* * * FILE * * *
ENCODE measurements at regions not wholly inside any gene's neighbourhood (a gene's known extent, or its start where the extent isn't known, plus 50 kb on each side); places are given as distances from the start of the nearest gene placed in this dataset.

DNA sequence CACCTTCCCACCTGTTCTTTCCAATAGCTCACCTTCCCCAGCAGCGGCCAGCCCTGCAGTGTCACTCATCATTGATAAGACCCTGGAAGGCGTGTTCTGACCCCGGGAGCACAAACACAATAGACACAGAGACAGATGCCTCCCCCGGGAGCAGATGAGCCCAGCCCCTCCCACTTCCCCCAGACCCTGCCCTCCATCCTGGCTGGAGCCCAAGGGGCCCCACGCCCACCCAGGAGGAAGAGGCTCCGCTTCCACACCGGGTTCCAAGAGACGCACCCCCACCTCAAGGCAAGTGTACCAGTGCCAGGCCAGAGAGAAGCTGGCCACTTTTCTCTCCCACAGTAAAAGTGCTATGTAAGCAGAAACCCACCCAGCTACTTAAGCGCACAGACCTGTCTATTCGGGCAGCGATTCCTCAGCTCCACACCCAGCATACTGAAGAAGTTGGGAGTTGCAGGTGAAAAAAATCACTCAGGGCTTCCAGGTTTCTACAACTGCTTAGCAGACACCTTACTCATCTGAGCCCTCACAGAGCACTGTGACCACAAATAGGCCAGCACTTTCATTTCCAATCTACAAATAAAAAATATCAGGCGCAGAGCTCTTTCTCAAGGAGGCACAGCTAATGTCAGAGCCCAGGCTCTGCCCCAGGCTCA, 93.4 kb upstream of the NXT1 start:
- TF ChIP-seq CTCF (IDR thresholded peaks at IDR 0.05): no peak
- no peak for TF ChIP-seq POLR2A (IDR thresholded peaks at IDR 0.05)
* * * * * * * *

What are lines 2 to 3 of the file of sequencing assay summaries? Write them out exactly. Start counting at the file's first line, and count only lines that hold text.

DNA sequence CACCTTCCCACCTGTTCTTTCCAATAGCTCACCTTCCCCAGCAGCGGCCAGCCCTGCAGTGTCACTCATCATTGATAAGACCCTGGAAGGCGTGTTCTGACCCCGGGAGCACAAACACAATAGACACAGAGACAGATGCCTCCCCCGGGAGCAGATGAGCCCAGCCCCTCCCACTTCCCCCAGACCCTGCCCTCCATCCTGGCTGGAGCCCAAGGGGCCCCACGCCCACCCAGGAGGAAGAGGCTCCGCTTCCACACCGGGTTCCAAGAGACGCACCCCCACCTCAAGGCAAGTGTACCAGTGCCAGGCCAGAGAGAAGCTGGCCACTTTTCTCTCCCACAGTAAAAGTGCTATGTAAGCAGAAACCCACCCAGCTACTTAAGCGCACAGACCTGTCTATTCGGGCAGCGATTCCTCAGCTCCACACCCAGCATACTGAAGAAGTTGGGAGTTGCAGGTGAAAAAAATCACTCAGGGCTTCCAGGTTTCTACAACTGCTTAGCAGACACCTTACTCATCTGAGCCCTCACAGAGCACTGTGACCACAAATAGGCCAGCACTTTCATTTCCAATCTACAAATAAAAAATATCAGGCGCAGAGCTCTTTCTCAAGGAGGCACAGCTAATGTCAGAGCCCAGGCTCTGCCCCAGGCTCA, 93.4 kb upstream of the NXT1 start:
- TF ChIP-seq CTCF (IDR thresholded peaks at IDR 0.05): no peak